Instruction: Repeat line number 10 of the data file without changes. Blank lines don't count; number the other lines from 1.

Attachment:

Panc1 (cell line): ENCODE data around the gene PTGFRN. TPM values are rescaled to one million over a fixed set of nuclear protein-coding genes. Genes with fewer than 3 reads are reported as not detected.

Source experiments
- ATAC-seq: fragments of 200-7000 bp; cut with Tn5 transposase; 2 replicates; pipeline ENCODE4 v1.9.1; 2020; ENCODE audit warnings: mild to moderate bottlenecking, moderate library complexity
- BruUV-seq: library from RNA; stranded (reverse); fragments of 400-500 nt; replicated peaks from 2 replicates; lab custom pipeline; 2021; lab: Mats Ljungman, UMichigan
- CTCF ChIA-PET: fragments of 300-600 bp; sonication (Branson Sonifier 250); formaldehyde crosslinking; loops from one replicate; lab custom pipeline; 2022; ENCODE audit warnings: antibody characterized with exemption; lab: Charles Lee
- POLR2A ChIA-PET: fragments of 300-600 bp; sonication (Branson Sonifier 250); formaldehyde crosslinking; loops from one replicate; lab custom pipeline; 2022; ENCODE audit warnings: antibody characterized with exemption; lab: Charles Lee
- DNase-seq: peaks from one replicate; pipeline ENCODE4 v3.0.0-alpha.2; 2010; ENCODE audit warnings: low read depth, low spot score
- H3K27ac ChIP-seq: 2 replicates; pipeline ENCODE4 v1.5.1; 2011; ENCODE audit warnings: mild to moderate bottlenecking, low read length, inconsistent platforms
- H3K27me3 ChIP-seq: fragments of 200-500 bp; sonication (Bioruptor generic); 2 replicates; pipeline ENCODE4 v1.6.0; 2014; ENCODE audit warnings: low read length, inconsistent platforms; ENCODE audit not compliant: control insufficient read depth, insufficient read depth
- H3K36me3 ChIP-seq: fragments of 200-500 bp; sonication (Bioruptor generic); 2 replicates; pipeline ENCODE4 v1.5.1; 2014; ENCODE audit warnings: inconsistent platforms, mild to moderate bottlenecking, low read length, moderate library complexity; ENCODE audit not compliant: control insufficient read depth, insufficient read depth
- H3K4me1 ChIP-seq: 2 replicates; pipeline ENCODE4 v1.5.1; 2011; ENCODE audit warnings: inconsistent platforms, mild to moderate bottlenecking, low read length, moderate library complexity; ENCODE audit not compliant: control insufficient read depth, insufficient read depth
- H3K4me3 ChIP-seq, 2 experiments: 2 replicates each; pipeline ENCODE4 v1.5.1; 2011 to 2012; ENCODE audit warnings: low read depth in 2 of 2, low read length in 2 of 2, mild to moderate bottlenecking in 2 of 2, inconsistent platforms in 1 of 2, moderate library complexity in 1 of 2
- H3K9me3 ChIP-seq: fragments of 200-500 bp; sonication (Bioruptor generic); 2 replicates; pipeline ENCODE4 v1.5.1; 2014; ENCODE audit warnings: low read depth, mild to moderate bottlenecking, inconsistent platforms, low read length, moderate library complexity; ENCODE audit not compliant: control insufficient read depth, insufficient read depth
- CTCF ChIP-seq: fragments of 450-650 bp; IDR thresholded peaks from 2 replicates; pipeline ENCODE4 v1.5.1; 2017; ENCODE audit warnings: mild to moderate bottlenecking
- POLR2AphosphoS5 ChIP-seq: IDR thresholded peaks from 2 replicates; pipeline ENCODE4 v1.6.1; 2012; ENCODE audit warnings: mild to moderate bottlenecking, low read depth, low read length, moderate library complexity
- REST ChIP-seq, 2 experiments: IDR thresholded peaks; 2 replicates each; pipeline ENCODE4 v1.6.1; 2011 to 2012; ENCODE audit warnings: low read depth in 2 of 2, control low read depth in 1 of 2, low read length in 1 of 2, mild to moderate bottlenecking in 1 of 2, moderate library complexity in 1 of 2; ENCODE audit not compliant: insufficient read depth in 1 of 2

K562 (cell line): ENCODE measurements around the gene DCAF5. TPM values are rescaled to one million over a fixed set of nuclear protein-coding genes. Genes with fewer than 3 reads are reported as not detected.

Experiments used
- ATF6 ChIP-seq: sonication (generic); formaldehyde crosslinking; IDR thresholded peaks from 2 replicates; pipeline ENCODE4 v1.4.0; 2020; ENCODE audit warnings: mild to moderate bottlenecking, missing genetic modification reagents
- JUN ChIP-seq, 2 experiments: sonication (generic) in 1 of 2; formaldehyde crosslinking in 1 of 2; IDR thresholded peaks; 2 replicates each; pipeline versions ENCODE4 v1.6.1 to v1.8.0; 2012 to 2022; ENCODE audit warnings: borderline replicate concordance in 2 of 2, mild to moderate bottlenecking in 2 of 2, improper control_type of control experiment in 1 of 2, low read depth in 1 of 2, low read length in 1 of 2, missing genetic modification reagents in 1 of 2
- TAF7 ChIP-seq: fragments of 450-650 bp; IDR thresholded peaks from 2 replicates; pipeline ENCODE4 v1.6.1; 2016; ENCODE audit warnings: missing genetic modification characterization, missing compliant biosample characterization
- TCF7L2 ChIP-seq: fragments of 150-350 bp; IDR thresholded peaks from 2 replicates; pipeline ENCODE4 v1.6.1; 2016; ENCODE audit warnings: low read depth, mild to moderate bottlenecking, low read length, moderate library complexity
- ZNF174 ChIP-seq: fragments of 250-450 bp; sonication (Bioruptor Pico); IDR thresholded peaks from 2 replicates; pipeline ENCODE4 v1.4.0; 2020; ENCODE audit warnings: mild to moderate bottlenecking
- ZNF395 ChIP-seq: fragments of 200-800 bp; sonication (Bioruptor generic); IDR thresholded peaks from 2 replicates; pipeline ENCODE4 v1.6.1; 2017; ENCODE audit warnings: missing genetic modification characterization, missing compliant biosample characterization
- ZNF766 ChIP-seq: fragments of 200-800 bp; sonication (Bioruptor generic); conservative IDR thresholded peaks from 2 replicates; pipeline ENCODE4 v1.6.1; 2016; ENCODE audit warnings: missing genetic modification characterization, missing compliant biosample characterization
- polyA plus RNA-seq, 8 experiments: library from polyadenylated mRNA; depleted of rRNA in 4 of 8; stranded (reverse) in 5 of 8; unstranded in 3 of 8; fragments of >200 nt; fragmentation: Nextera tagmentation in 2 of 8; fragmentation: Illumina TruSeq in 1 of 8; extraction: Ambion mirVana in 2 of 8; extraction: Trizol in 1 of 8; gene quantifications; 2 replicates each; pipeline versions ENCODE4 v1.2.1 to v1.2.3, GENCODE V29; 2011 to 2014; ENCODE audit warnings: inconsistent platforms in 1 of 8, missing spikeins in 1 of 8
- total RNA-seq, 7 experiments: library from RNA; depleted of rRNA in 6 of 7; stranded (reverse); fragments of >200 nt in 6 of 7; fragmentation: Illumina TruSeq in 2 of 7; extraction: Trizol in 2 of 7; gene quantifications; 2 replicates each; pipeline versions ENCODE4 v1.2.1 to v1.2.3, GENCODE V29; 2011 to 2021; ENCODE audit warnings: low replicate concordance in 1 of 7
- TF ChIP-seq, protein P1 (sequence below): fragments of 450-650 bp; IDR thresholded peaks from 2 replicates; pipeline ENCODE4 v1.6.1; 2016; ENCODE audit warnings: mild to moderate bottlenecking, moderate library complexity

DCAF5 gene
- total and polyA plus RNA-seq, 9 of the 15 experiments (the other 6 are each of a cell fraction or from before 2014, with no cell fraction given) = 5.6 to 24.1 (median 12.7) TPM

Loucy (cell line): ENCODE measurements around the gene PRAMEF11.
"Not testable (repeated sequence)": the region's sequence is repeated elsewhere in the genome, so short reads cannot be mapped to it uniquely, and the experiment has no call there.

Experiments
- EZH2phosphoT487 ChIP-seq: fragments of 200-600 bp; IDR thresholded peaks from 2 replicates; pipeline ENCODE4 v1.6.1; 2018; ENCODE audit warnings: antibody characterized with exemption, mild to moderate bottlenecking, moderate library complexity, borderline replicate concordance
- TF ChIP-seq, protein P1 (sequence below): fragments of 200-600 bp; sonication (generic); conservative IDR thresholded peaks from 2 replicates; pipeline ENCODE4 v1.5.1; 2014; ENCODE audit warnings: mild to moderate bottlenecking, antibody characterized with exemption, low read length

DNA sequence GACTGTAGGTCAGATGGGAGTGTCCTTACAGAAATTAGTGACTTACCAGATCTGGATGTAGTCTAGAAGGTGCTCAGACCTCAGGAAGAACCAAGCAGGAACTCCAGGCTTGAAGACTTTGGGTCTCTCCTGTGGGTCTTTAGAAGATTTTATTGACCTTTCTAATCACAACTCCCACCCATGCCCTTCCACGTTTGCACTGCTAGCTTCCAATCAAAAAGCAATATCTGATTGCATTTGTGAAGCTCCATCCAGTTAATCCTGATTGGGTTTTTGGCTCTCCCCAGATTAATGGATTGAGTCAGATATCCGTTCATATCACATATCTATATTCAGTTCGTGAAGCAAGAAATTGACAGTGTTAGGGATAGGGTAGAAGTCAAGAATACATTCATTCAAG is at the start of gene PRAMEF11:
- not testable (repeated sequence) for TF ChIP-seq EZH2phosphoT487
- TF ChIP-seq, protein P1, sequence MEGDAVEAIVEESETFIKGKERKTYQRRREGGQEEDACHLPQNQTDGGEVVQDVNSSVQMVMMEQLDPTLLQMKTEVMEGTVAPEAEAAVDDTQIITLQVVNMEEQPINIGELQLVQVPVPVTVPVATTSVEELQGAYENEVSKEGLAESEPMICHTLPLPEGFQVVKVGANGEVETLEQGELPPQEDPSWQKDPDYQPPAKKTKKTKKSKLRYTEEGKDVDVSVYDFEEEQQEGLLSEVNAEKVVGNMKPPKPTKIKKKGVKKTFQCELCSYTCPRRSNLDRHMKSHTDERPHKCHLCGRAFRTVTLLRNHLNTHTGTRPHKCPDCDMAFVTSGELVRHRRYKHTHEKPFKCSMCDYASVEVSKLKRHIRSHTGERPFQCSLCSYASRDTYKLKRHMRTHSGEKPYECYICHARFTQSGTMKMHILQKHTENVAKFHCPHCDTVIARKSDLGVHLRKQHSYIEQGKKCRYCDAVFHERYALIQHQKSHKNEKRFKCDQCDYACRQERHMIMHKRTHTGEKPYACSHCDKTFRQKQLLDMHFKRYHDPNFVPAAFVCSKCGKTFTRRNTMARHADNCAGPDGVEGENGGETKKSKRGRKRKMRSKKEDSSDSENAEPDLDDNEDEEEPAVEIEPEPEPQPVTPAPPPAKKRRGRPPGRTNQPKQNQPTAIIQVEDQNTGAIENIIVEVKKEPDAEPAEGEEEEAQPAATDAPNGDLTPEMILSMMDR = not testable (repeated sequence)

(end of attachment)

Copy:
- H3K36me3 ChIP-seq: fragments of 200-500 bp; sonication (Bioruptor generic); 2 replicates; pipeline ENCODE4 v1.5.1; 2014; ENCODE audit warnings: inconsistent platforms, mild to moderate bottlenecking, low read length, moderate library complexity; ENCODE audit not compliant: control insufficient read depth, insufficient read depth